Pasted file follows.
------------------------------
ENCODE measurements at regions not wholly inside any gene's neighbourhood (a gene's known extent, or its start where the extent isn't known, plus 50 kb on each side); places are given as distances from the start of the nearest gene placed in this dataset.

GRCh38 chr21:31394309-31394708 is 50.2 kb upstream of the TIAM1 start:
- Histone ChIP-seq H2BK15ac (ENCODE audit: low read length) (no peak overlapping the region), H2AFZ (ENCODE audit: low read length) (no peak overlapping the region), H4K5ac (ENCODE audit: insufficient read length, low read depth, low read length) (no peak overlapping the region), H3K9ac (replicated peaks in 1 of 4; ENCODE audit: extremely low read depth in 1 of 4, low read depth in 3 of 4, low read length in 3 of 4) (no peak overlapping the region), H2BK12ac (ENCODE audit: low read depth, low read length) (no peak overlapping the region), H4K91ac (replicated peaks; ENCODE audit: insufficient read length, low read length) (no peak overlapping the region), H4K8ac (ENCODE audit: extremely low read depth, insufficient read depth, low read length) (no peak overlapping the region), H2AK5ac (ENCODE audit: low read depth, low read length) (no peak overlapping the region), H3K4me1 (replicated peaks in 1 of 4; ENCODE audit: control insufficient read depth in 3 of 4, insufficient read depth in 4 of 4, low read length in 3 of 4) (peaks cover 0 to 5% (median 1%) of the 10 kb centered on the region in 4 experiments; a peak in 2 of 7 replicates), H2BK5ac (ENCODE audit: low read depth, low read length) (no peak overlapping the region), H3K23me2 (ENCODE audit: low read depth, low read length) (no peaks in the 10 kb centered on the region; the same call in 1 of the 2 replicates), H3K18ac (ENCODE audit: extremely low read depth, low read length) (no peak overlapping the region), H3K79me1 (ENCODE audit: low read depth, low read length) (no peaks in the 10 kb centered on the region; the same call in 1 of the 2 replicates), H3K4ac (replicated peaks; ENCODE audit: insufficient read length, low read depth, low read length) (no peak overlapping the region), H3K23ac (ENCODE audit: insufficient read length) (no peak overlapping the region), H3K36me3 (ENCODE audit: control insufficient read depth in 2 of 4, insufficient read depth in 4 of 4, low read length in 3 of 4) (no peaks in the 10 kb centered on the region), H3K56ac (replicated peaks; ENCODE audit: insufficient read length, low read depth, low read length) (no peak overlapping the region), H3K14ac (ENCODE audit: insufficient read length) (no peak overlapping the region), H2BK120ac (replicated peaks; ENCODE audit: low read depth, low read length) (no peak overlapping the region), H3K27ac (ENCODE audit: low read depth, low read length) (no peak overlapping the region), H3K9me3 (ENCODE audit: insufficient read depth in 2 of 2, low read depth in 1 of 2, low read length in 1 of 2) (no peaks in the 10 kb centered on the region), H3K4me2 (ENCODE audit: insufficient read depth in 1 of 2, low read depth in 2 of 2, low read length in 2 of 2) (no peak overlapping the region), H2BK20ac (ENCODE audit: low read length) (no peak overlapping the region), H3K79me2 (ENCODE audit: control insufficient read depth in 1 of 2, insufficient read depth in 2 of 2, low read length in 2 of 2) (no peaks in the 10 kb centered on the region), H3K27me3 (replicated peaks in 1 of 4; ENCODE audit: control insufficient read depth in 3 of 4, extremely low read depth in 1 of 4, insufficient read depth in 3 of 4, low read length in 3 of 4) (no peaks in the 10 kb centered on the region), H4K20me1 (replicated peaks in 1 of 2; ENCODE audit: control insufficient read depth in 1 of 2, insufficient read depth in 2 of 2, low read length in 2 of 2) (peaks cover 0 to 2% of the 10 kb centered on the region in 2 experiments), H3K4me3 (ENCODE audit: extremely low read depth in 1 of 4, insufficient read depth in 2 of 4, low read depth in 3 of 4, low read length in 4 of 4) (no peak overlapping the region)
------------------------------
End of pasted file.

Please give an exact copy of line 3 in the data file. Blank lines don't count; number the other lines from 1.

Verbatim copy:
- Histone ChIP-seq H2BK15ac (ENCODE audit: low read length) (no peak overlapping the region), H2AFZ (ENCODE audit: low read length) (no peak overlapping the region), H4K5ac (ENCODE audit: insufficient read length, low read depth, low read length) (no peak overlapping the region), H3K9ac (replicated peaks in 1 of 4; ENCODE audit: extremely low read depth in 1 of 4, low read depth in 3 of 4, low read length in 3 of 4) (no peak overlapping the region), H2BK12ac (ENCODE audit: low read depth, low read length) (no peak overlapping the region), H4K91ac (replicated peaks; ENCODE audit: insufficient read length, low read length) (no peak overlapping the region), H4K8ac (ENCODE audit: extremely low read depth, insufficient read depth, low read length) (no peak overlapping the region), H2AK5ac (ENCODE audit: low read depth, low read length) (no peak overlapping the region), H3K4me1 (replicated peaks in 1 of 4; ENCODE audit: control insufficient read depth in 3 of 4, insufficient read depth in 4 of 4, low read length in 3 of 4) (peaks cover 0 to 5% (median 1%) of the 10 kb centered on the region in 4 experiments; a peak in 2 of 7 replicates), H2BK5ac (ENCODE audit: low read depth, low read length) (no peak overlapping the region), H3K23me2 (ENCODE audit: low read depth, low read length) (no peaks in the 10 kb centered on the region; the same call in 1 of the 2 replicates), H3K18ac (ENCODE audit: extremely low read depth, low read length) (no peak overlapping the region), H3K79me1 (ENCODE audit: low read depth, low read length) (no peaks in the 10 kb centered on the region; the same call in 1 of the 2 replicates), H3K4ac (replicated peaks; ENCODE audit: insufficient read length, low read depth, low read length) (no peak overlapping the region), H3K23ac (ENCODE audit: insufficient read length) (no peak overlapping the region), H3K36me3 (ENCODE audit: control insufficient read depth in 2 of 4, insufficient read depth in 4 of 4, low read length in 3 of 4) (no peaks in the 10 kb centered on the region), H3K56ac (replicated peaks; ENCODE audit: insufficient read length, low read depth, low read length) (no peak overlapping the region), H3K14ac (ENCODE audit: insufficient read length) (no peak overlapping the region), H2BK120ac (replicated peaks; ENCODE audit: low read depth, low read length) (no peak overlapping the region), H3K27ac (ENCODE audit: low read depth, low read length) (no peak overlapping the region), H3K9me3 (ENCODE audit: insufficient read depth in 2 of 2, low read depth in 1 of 2, low read length in 1 of 2) (no peaks in the 10 kb centered on the region), H3K4me2 (ENCODE audit: insufficient read depth in 1 of 2, low read depth in 2 of 2, low read length in 2 of 2) (no peak overlapping the region), H2BK20ac (ENCODE audit: low read length) (no peak overlapping the region), H3K79me2 (ENCODE audit: control insufficient read depth in 1 of 2, insufficient read depth in 2 of 2, low read length in 2 of 2) (no peaks in the 10 kb centered on the region), H3K27me3 (replicated peaks in 1 of 4; ENCODE audit: control insufficient read depth in 3 of 4, extremely low read depth in 1 of 4, insufficient read depth in 3 of 4, low read length in 3 of 4) (no peaks in the 10 kb centered on the region), H4K20me1 (replicated peaks in 1 of 2; ENCODE audit: control insufficient read depth in 1 of 2, insufficient read depth in 2 of 2, low read length in 2 of 2) (peaks cover 0 to 2% of the 10 kb centered on the region in 2 experiments), H3K4me3 (ENCODE audit: extremely low read depth in 1 of 4, insufficient read depth in 2 of 4, low read depth in 3 of 4, low read length in 4 of 4) (no peak overlapping the region)